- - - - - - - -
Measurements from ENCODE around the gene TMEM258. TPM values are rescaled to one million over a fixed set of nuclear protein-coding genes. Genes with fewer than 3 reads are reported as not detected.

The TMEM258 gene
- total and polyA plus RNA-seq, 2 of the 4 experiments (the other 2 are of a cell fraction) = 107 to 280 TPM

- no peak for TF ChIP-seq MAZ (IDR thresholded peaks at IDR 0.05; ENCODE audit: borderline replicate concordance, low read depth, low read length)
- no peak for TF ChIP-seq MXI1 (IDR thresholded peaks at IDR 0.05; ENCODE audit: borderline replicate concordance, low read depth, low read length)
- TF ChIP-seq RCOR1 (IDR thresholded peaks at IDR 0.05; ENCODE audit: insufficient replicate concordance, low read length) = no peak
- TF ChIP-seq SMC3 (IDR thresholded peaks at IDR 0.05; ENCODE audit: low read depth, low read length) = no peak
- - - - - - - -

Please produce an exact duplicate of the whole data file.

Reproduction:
Measurements from ENCODE around the gene TMEM258. TPM values are rescaled to one million over a fixed set of nuclear protein-coding genes. Genes with fewer than 3 reads are reported as not detected.

The TMEM258 gene
- total and polyA plus RNA-seq, 2 of the 4 experiments (the other 2 are of a cell fraction) = 107 to 280 TPM

- no peak for TF ChIP-seq MAZ (IDR thresholded peaks at IDR 0.05; ENCODE audit: borderline replicate concordance, low read depth, low read length)
- no peak for TF ChIP-seq MXI1 (IDR thresholded peaks at IDR 0.05; ENCODE audit: borderline replicate concordance, low read depth, low read length)
- TF ChIP-seq RCOR1 (IDR thresholded peaks at IDR 0.05; ENCODE audit: insufficient replicate concordance, low read length) = no peak
- TF ChIP-seq SMC3 (IDR thresholded peaks at IDR 0.05; ENCODE audit: low read depth, low read length) = no peak